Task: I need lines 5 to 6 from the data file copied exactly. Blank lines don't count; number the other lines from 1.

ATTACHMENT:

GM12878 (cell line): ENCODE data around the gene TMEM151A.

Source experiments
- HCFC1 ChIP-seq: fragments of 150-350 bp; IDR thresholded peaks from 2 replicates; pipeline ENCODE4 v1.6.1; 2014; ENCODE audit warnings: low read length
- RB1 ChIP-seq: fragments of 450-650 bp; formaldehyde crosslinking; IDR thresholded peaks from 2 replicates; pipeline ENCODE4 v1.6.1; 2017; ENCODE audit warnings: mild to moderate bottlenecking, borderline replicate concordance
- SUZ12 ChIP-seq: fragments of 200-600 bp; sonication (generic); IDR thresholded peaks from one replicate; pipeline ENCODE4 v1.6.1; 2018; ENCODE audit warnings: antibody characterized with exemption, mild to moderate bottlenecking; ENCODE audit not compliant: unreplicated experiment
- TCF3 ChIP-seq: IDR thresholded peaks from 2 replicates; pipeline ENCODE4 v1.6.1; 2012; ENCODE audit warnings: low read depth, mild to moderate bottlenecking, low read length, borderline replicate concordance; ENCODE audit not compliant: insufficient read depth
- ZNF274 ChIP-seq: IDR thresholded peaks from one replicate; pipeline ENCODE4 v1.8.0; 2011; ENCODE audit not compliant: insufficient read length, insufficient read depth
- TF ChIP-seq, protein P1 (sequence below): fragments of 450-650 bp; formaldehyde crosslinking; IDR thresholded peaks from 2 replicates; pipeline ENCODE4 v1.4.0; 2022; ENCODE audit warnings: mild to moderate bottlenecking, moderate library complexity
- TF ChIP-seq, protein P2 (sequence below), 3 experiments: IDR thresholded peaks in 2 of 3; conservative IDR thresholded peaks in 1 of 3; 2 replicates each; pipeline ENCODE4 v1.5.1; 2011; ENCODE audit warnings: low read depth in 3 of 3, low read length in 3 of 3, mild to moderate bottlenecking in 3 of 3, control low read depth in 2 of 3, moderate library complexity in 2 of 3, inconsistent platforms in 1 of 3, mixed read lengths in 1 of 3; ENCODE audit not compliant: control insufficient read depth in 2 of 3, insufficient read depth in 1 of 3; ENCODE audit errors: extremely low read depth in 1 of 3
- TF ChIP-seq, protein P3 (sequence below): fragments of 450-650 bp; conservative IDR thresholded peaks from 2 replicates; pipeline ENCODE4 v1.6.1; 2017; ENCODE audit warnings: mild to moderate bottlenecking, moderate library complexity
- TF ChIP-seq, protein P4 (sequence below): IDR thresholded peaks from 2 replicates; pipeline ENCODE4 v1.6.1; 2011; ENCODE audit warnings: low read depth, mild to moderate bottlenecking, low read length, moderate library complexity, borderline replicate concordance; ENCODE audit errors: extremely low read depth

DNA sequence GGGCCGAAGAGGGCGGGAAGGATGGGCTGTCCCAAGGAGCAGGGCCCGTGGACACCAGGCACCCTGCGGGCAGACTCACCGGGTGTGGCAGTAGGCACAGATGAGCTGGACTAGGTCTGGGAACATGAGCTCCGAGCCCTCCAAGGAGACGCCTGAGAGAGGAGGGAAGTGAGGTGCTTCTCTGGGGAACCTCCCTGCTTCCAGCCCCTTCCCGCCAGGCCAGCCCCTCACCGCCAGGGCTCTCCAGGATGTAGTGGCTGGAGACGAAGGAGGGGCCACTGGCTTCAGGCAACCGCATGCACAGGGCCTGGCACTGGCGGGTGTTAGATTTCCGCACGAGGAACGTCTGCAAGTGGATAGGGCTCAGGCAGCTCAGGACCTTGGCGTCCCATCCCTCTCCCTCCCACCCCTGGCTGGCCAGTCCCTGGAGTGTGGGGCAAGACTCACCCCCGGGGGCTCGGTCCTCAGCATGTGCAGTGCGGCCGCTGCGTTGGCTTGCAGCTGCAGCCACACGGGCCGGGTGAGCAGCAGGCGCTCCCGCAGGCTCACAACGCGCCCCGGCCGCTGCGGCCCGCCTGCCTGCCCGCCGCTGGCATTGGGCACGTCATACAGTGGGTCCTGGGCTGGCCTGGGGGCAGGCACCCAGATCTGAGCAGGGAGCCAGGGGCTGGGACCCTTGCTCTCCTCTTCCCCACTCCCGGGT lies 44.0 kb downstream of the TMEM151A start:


- SUZ12 ChIP-seq: fragments of 200-600 bp; sonication (generic); IDR thresholded peaks from one replicate; pipeline ENCODE4 v1.6.1; 2018; ENCODE audit warnings: antibody characterized with exemption, mild to moderate bottlenecking; ENCODE audit not compliant: unreplicated experiment
- TCF3 ChIP-seq: IDR thresholded peaks from 2 replicates; pipeline ENCODE4 v1.6.1; 2012; ENCODE audit warnings: low read depth, mild to moderate bottlenecking, low read length, borderline replicate concordance; ENCODE audit not compliant: insufficient read depth